Food Network

Smoothie making is a science and a tricky balancing act. The best rule of thumb is to include one frozen ingredient and one liquid ingredient in whatever combination you want. I like to freeze the fruit because I find it is hard to keep fruit from going bad in the summer when fresh is available and it’s cheaper in the winter to buy frozen. You can freeze juices, teas, coffees, etc. into cubes and use that or plain water cubes as well.

Practice makes perfect and soon you will find a routine that works well for you. Play with these recipes and concoct your own to really get into the smoothie making s-pear-it.

12 Weeks of Wellness: Boost

I love vegetables! I think they are crisp and refreshing and vegetables provide nutrients vital for health and maintenance of your body. So add a few more to your diet throughout this, the 5th week on our journey toward wellness.

Tips:

There are many ways you can introduce more veggies into your diet. I will list a few here but for a printable list you can hang on your refrigerator click here.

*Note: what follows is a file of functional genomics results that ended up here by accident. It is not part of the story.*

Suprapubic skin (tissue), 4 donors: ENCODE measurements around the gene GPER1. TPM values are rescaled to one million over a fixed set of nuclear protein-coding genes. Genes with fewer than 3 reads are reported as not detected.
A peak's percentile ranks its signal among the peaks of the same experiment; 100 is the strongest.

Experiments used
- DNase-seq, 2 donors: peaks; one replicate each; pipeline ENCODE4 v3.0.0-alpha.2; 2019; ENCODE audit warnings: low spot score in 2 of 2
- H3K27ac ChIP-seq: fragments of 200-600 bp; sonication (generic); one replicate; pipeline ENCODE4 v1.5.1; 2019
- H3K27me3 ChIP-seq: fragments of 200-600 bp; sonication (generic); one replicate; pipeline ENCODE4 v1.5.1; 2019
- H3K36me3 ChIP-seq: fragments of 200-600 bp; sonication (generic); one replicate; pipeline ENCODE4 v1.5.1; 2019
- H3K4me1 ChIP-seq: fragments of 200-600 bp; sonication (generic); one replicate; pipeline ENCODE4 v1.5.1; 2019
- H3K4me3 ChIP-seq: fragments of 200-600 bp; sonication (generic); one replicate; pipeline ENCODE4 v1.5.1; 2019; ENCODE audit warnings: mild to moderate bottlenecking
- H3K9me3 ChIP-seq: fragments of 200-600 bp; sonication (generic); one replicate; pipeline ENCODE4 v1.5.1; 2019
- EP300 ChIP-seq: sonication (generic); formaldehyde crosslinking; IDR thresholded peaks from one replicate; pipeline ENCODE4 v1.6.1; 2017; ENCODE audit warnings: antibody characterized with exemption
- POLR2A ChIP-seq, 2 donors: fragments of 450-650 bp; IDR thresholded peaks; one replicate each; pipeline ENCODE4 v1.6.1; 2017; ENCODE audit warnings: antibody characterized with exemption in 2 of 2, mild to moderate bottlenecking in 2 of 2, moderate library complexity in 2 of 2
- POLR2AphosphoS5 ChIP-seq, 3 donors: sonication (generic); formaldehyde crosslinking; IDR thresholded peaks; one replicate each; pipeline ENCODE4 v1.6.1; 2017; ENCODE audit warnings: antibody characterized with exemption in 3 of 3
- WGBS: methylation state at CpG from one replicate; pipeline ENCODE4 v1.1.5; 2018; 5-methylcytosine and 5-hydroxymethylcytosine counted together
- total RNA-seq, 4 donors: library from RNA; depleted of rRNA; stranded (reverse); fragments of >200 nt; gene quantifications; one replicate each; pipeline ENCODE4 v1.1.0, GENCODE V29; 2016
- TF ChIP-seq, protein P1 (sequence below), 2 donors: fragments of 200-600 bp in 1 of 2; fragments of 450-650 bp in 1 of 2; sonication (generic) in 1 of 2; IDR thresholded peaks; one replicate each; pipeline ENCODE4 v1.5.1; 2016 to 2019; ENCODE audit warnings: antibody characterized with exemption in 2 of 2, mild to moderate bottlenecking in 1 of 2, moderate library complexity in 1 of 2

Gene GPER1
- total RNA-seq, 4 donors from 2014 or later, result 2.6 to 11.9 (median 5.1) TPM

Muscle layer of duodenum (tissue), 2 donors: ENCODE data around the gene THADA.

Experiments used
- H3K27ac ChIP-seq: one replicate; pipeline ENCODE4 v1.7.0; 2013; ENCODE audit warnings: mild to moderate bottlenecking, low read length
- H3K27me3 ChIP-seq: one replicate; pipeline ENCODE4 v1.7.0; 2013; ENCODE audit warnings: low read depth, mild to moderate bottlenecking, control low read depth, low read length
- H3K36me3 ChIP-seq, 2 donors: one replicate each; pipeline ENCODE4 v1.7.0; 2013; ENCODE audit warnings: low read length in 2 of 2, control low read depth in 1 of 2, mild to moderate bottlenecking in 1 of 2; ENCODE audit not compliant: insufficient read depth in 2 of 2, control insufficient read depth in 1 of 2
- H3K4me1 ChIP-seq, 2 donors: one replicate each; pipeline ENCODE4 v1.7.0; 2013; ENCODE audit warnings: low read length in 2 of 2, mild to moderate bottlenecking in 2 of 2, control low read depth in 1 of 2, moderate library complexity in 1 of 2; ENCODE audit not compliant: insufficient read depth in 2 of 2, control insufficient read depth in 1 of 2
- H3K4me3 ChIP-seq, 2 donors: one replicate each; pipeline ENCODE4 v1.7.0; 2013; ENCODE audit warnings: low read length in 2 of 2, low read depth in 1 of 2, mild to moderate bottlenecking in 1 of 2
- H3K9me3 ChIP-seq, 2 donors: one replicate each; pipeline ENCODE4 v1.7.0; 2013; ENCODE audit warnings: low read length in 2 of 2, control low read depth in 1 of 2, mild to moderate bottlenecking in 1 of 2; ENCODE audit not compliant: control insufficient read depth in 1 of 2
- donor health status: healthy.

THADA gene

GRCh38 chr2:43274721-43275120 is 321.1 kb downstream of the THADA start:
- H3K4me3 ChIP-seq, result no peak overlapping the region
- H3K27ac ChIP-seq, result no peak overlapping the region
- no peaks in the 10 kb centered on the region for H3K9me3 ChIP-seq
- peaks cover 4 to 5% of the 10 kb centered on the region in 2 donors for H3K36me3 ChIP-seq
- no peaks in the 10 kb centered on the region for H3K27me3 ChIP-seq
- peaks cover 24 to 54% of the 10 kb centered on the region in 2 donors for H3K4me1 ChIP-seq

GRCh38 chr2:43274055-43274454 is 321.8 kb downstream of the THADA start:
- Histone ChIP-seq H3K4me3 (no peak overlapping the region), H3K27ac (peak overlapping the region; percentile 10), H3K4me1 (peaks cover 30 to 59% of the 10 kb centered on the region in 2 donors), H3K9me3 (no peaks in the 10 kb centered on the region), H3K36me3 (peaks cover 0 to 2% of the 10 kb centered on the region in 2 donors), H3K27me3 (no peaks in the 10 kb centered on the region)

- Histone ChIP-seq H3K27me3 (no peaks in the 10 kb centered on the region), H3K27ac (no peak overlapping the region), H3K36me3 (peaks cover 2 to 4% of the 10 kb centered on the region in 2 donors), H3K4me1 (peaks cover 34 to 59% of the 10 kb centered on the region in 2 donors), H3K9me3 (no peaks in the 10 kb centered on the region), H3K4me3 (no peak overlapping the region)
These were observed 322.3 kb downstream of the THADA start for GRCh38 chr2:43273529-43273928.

• Buy vegetables in season, when they are cheapest and at the peak of their flavor.
  • Stock up on frozen veggies that are simply a microwave zap away from eating.
  • Plan meals around vegetables, like a stir-fry, add other food to supplement.
  • Try a veggie salad for a meal.
  • Add shredded zucchini and carrots to meatloaf, casserole, quick bread and muffins.
  • Make your vegetables more appealing by serving them with dip.

This week boost: make sure to eat at least three vegetables each day

Click the week for more information on each of these topics that are important to your wellness.

Homemade Any-Nut Butter

 
Nut butters are quick and easy way to make a meal, but unfortunately the cheaper one are packed with sugars that gives you an sugar spike in energy and then a super crash shortly after. The ones with less sugar are more expensive and sometimes it is hard to justify that cost. Lucky for you, now I’m going to let you in on a secret: nut butters are the easiest most mindless thing you can make in your kitchen as long as you have a food processor or blender. Making nut butter at home is so simple and cheap, you seriously won’t believe it’s this easy.